Opening a MP3 file in the Journal launches the Etoys activity. Playback skips intermittently, and stops playing altogether if the focus is switched to another activity. If the XO does manage to complete playing a song, it will give an error saying the file location has changed. The XO will then crash and take a while saving, although what is being saved isn't clear. After the crash, the MP3 filename changes to 'Etoys activity' and can't be played. The file isn't really corrupted, but the USB or SD card must be removed and remounted to fix the file association and make it playable again.
This is a mess, and looks like this:
Opening an Ogg file launches the browser by default. It displays a visualisation which is clearly too much for the XO's CPU, and the sound skips. If Etoys is used to open the file, it has the same problems as it does when playing MP3s.
Installing the Helix-based Watch and Listen activity allows both MP3 and OGG files to play, but not streaming audio. It doesn't support playlists, despite having buttons for previous and next track.
The Fedora Core Linux installation includes the Totem media player, but it's not integrated into the Sugar UI or Journal. It also doesn't include MP3 or AVI codecs. The OLPC Wiki claims this is for legal reasons, but why can they include a MP3 codec for Etoys and Watch and Listen, but not Totem? They also observe that some codecs are legal to distribute in some countries and not others, so the codecs installed will vary by country.
A couple of days after this review was finished, the XO started acting... well... wonky. Typing produced weird behavior such as the screen rotating, apps closing and the GUI restarting - which made the laptop useless. The BIOS diagnostics have a visual keyboard map which showed that the ALT key was coming on at random times. This is a known problem, and OLPC recommends that owners RMA their laptops.
I called for an RMA number and after a half hour on hold, was told it could take up to a month to fix, plus 2-4 weeks shipping, but keyboard issues typically had faster turn around times. This raises some questions about support: will the 30-day warranty be extended after repairs, or for customers who develop the problem after the warranty expires? What about laptops already shipped to third-world countries? OLPC shouldn’t be faulted for a batch of bad keyboards, but how it handles the warranty will be telling.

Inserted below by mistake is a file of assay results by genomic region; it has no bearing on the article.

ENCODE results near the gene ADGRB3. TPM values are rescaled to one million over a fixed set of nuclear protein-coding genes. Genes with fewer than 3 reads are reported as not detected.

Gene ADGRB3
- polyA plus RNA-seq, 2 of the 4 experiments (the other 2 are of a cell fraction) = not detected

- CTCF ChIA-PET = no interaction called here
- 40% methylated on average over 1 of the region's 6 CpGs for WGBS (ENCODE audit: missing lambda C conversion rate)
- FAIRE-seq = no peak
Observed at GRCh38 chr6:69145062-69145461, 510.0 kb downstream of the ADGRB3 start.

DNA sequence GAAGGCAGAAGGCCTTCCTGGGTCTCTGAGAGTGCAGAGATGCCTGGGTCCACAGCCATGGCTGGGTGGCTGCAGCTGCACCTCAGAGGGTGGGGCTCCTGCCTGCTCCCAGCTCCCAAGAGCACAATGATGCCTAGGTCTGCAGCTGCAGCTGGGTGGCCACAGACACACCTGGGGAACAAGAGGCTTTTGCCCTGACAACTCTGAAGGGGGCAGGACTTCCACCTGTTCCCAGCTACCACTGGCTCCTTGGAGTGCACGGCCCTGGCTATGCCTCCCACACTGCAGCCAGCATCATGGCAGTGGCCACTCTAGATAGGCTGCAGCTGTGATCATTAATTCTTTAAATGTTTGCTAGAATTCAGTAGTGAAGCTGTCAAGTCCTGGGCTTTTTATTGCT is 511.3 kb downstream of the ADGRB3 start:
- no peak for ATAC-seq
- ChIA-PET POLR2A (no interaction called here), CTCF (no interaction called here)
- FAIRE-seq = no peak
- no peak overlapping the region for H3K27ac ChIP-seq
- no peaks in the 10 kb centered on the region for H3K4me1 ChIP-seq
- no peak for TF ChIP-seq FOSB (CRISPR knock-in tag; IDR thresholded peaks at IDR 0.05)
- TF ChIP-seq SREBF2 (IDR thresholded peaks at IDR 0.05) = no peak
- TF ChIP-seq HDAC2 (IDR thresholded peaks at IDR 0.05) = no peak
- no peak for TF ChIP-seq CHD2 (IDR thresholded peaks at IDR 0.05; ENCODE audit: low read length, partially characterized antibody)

There's a lot to like about the XO laptop. It's tough, it's great as an eBook reader, it has a big (for its category), high resolution screen. It runs silent and cool, has good battery life, and the clean design of the Sugar interface is easy to use.
But several areas need work.
The browser should be replaced by Firefox, and the Journal needs to support folders to match how people actually organise their work and play. Multimedia performance needs to be improved, which can hopefully be done through software. The XO needs a unified media player that supports all media types, along with playlists, and should be integrated with the UI.
Most of these changes come down to the OLPC organisation placing more emphasis on real-world usability and less on their ideals of a perfect interface. If they can manage to do this, the XO laptop could be a great tool for learning and play.
Brian Hurley has been a system administrator since 1984, and involved in internet radio since 1999. He lives in Detroit, Michigan.